By Baraka Floyd, MD, pediatrics physician at Stanford Medicine Children’s Health and Clinical Assistant Professor at Stanford School of Medicine and Lindsay Stevens, MD, pediatrics physician at Stanford Medicine Children’s Health and Clinical Professor at Stanford School of Medicine
The emerging focus on social factors that influence health outcomes has necessarily transformed the approach clinicians take in patient care. These factors, otherwise known as “social determinants of health (SDOH),” include food insecurity, housing and utility instability, transportation access, and personal safety, among others. These have a tremendous impact on long-term health outcomes and quality of life.
When problems arise in these areas, patients and families struggle to focus on medical needs. As a clinician, identifying and keeping track of these social determinants of health help create the opportunity for patient-focused solutions. This could be the difference between a food insecure family gaining access to resources and that same family not being aided appropriately.
Food insecurity as an example of a social determinant of health
More common among families with children, food insecurity impacts more than 34 million people, including nine million children in the United States. It is a lack of consistent access to food for every person in a household to live a healthy life. Influenced by several factors that includes income, employment, race, ethnicity, and disability status, food insecurity has been exacerbated by the COVID-19 pandemic.
As the pandemic left many households with limited food access and financial opportunities, numerous families were forced to rely on food assistance programs for the first time. As even more families faced a lack of access to sufficient food and nutrition, health care providers had to ensure that they addressed food insecurity as a key determinant that impacts their patients’ long-term health.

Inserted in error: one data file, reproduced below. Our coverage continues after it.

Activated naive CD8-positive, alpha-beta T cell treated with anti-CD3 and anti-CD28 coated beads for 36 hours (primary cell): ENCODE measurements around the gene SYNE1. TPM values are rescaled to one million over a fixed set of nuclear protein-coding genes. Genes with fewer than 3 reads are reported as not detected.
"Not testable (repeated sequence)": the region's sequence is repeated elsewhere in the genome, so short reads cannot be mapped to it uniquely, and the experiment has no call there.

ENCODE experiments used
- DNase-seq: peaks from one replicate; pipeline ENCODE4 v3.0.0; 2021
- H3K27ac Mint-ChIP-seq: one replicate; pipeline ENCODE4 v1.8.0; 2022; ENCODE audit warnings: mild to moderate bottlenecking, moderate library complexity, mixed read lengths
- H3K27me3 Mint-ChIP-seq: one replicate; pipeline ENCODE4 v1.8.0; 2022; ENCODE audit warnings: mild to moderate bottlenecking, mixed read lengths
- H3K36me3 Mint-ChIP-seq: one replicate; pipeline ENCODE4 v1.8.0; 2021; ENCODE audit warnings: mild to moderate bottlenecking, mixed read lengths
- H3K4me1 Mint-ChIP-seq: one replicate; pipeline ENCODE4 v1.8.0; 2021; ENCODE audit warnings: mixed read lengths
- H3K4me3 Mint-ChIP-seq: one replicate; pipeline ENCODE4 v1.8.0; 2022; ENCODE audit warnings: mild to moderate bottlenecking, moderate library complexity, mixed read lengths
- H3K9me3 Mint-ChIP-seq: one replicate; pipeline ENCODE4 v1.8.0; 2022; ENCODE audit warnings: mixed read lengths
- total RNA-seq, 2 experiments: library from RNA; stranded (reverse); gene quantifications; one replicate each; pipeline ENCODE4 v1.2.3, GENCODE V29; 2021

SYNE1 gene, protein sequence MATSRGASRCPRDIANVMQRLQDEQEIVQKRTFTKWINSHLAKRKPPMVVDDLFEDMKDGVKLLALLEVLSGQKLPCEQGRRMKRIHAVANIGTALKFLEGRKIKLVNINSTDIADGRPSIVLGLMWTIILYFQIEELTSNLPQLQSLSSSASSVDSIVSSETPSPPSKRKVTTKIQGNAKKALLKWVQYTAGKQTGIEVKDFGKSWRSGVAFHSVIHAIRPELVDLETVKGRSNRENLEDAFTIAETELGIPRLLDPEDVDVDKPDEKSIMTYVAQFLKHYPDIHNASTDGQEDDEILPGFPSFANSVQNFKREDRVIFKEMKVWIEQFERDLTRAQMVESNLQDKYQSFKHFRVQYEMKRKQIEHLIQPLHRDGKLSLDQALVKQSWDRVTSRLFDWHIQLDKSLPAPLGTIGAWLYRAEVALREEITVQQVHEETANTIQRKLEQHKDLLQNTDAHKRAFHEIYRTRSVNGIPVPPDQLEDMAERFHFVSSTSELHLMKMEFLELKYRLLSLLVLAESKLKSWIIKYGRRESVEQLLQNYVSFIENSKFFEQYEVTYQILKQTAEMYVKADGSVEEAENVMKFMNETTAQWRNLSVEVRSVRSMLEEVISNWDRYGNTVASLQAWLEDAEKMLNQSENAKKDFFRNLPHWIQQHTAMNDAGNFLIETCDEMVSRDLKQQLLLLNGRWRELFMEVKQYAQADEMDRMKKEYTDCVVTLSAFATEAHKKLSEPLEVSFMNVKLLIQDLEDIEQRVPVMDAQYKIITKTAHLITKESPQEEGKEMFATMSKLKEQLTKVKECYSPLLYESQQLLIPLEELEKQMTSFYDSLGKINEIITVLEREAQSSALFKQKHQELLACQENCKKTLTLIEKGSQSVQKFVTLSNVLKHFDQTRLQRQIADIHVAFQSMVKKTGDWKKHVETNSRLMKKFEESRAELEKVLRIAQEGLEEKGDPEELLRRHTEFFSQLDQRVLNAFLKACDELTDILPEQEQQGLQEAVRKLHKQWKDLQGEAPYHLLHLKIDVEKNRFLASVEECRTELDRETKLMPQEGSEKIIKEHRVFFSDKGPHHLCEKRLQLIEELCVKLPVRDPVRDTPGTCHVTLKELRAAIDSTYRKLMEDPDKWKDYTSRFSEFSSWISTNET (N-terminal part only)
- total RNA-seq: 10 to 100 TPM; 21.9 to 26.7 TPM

Data is the answer to better understanding the situation
It is understandable that patients are reticent to provide this sensitive information unsolicited. Because of this, clinicians must take a more proactive approach to ask these questions. But they face problems tracking issues like food insecurity without a tool. The acceleration of digital transformation in health care has allowed us to use data to understand and improve care delivery, igniting unique opportunities to innovate processes and redesign workflows across the industry.
It is important for the nation’s health care systems to adopt an accurate, simple, and consistent approach to recording those responses. Consistent screening and documentation tools can empower care providers to successfully support and holistically address patients’ medical needs.
Turning screening data into action
At Stanford Medicine Children’s Health, the electronic health-record (EHR)-enabled documentation of social determinants of health has provided an opportunity to better address the impact these issues have on patients and their families. Incorporating screening into routine visit workflows and leveraging the power of analytics tools allow clinicians to understand the scope of need and direct resources accordingly.
Patients are now screened for social determinants of health with a set of validated questions recorded in the EHR. As part of this screening, patients’ families are asked whether, in the previous 12 months, they worried about their family’s food source and ability to purchase sufficient food. This digitized tool allows care teams to make sure the questions reach every patient, regardless of social and economic standing, and clinicians to find responses easily via their EHR. In doing so, care teams can connect families with helpful resources and referrals to food banks, programs, organizations, and more. Understanding the patient population and their needs can help support longer-term solutions for alleviating these challenges within the community, which is the ultimate goal.
The bigger picture
EHRs play a critical role in addressing social determinants of health – if we document, analyze, and act on the information provided. The primary aim is to make health care more responsive to social factors that influence patients’ health, and help their families gain reliable access to nutritious and healthy food, stable housing, and mitigate other challenges that are barriers to optimal health.